As many of you know, I’m a big fan of Apple and the late, great Steve Jobs. If you haven’t taken the time to read the book, “Steve,” by Walter Issacson, I highly encourage you to pick up or download a copy and take the time to absorb the numerous lessons offered.
Like many of you, I grew up during the Apple Era, which is why I was drawn to this book. I discovered incredible insights into many of the decisions that enabled Apple to be what it is today. It’s fascinating to learn about the incredible leadership of Steve Jobs and his unprecedented 12-year run after his return to Apple in 1997.
The ideas within the book challenged me to think differently about my business. It’s difficult, of course, to apply the same techniques to my firm as Apple did, but Jobs left behind a legacy of brilliant ideas. Here are a few to consider:
- Innovation—Steve Jobs often quoted Wayne Gretsky, the famed professional hockey player, stating: “I skate to where the puck is going to be, not where it has been.” This is very evident in Apple’s invention, or reinvention, of several products. Ask yourself: How can I be innovative in my practice? Where is the puck going to be? (Because you already know where it has been.)
- Focus—When Jobs returned to Apple, he discovered that the company was on the brink of bankruptcy. Apple was producing a wide array of products with a vision to develop more in order to increase revenue. Jobs first task included reviewing all products to determine Apple’s “core competencies.” In other words, what the company did best. Jobs determined that all of Apple’s products were just mediocre. He declared from that point on that the company would focus all their resources on making those products “insanely great.” Ask yourself: What are my core competencies? What services can I provide insanely great? It’s all about focus and defining your business model.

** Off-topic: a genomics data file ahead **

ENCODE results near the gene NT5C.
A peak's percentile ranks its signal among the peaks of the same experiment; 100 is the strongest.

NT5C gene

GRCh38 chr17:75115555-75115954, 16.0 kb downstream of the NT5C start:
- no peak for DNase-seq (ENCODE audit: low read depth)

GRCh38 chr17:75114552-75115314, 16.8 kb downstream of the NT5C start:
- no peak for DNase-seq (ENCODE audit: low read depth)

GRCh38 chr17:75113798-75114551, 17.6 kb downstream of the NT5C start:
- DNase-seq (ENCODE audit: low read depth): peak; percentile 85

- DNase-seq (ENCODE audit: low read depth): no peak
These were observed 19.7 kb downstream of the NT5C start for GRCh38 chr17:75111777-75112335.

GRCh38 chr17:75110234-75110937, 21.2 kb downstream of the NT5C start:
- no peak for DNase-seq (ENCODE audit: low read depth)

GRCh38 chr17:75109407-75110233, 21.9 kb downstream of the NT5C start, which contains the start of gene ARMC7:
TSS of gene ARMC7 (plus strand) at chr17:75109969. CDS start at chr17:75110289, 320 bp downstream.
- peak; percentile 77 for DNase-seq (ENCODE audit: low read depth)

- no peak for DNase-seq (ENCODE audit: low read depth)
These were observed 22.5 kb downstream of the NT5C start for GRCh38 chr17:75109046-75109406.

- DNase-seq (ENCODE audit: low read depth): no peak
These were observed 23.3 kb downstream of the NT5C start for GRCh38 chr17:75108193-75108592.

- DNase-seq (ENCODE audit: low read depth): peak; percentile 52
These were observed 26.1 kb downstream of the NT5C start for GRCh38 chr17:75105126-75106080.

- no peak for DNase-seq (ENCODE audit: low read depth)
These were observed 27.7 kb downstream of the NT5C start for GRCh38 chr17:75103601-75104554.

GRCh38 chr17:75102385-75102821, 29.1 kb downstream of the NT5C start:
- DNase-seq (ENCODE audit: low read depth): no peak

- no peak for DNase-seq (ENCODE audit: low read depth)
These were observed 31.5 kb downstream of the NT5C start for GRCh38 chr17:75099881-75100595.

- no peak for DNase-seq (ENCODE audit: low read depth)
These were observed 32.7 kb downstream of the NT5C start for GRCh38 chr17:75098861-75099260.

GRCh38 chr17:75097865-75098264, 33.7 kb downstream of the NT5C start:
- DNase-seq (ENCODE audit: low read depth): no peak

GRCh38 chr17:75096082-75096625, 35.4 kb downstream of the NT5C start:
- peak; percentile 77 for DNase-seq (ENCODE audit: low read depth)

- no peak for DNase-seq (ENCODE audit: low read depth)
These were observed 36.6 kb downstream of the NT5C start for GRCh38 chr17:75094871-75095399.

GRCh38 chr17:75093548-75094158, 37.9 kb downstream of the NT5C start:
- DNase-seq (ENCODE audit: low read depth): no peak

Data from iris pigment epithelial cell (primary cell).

- Keep it Simple—It’s important to understand that “simple” is harder to attain than complex. Jobs constantly directed Apple developers to make products simple to use. His theory was that while it requires more time and resources to create a product that is easy to use, simple is why customers engage. Many of today’s firms have processes that are way too complex, and this complexity transitions into how staff work with clients. Ask yourself: Do I offer a great client experience? If not, are my processes long and arduous? How can I make things simple?
These tips represent only a fraction of the hundreds of insights that can be pulled from Walter Issacson’s book, “Steve,” and applied within your firm. Running an accounting firm is not easy, it requires a lot of effort. And I’m certain that running Apple was not easy either. However, operating a successful business with great services and a quality client experience should always be the main goal. I know it is one that I strive to attain every day. Ask yourself: Do I have this same goal?
Darren is the Executive Editor of CPA Practice Advisor. He remains in public practice as the principal of Root & Associates, LLC, in Bloomington, Indiana, and is president of his consulting practice, RootWorks. He formerly served on the Board of the AICPA’s CITP Credentials Committee and is a former member of the Board of Directors for the Indiana CPA Society. He speaks at dozens of professional organizations each year and frequently serves as a guest lecturer at Indiana University’s Kelley School of Business.